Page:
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Publication numberUS2555791 A
Publication typeGrant
Publication dateJun 5, 1951
Filing dateJun 4, 1945
Priority dateJun 4, 1945
Publication numberUS 2555791 A, US 2555791A, US-A-2555791, US2555791 A, US2555791A
InventorsJames W Everett
Original AssigneeDuncan Electric Mfg Co
Export CitationBiBTeX, EndNote, RefMan
External Links: USPTO, USPTO Assignment, Espacenet
Magnetic repulsion and attraction device
US 2555791 A
Abstract  available in
Previous page
Next page
Claims  available in
Description  (OCR text may contain errors)

June 5, 1951 A J. w. EVERETT 2,555,791

MAGNETIC REPULSION AND ATTRACTION DEVICE Filed June 4, 1945 6 INVENTOR James W. Eve/eff fiwzwmox Patented June 5, 1.951

MAGNETIC REPULSION AND'ATTRACTION 1 DEVICE James W. Everett, La Fayette, Ind., assignor to Duncan Electric Manufacturing Company, La Fayette, Ind., a corporation of Illinois Application June 4, 1945, Serial No. 597,561

1 Claim. (Cl. 175341) In polyphase watt-hour meters, the meter disk driven by two driving elements, either one of which is capable of driving the disk. Hence the meter reader can not be sure that the meter is operating properly merely because the disk is rotating. The disk would rotate even if the potential circuit of one of the driving elements were open circuited.

According to prior practice, a potential indicator is connected with the potential coil of each driving element and is constructed so as to display the word on if current is flowing through the potential coil and off otherwise.

According to the present invention, a much simpler form of potential indicator is provided than has been available heretofore. One of the problems which made simplicity difiicult was the problem of providing an adequate movement or throw of the armature to account for displacing one word by another. According to the present invention, this is accomplished through the aid of repelling magnetic forces in the first part of the movement and attracting magnetic forces in the latter part of the movement.

Additional objects and advantages will be apparent from the following description and from the drawings; in which,

Figure 1 is a perspective view of a preferred form of potential indicator chosen for illustration;

Fig. 2 is a vertical, sectional view taken through the structure of Fig. 1;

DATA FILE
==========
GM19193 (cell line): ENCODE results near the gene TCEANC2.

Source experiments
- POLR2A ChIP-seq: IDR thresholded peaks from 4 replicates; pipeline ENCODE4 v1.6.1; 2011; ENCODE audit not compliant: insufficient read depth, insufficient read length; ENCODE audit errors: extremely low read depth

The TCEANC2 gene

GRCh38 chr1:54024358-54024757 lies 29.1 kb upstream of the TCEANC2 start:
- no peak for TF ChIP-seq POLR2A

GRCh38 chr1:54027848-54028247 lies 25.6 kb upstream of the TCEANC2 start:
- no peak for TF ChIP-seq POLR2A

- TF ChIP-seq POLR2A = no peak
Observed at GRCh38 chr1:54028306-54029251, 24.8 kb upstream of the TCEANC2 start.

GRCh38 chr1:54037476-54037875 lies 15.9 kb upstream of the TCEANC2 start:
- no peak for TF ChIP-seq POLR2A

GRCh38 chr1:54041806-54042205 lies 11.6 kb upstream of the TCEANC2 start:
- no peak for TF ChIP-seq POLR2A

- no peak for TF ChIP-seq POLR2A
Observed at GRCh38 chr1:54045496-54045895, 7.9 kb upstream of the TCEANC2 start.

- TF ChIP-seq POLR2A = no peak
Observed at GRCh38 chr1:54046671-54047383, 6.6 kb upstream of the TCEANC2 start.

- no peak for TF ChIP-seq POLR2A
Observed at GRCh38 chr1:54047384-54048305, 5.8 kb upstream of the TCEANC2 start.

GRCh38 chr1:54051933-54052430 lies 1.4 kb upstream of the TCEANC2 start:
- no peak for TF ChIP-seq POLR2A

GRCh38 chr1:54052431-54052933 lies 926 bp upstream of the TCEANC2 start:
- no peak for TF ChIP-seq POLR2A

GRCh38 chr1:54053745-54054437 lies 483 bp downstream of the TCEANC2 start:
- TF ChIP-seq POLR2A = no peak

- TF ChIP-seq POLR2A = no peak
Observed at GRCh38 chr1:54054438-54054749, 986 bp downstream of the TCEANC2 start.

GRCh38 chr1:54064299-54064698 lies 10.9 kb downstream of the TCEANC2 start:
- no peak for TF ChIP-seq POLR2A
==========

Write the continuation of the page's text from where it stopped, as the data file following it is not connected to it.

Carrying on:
Fig. 3 is a perspective view of the yoke structure before the coil has been applied thereto;

Fig. 4 is a top view of the armature assembly before application to the yoke;

Fig. 5 is a side view of a modified yoke and armature assembly; and

Fig. 6 is a plan view of the armature assembly in Fig. 5, showing the yoke in section.

Although the law requires a full and exact description of at least one form of the invention such as that which follows, it is, of course, the purpose of a patent to cover each new inventive concept therein no matter how it may later be disguised by variations in form or additions of further improvements; and the appended claims are intended to accomplish this purpose by particularly pointing out the parts, improvements, or combinations in which the inventive concepts are found.

The illustrated forms of the indicator include a yoke or magnetic core ll, an armature-I2, a target l3 carried by the armature, a mask H for exposing a desired part of the target and a coil IS.

The armature l2 and yoke H are, of course,

of magnetic material. The target [3 including the clip I! are of non-magnetic material. When the coil is de-energized, the armature will fall to the position shown in Fig. 2. When the coil is energized, armature I2 and lower leg l8 will be magnetized, with the result that they will repell one another and the armature will be raised. The upper leg of the yoke terminating in pole I9 is oppositely polarized with the result that pole IE will attract the free end of armature l2. With the parts in the position shown in Fig. 2, however, the attraction would be too weak to raise the armature. By the time the armature has been raised perhaps half-way by repulsion, the attraction is increased sufiiciently so that it will raise the armature the rest of the way, exposing the lower half of the target I3 through the aperturell of the mask IA. The pole l9 preferably extends approximately to the aperture through the coil so as to attract the armature as strongly as possible.

The structure is exceedingly simple. The yoke may be formed as seen in Fig. 3. After the lower leg 18 thereof has been slipped into the coil, the upper leg will be bent down and held down by a retaining band 22 which could, for example, be a soldered metal band, a twisted wire, or even an adhesive fabric.

This band may secure the coil and core assembly to a base plate 23, which in turn may be riveted to a mounting bracket 24. The mask [4 may be riveted also to the mounting bracket.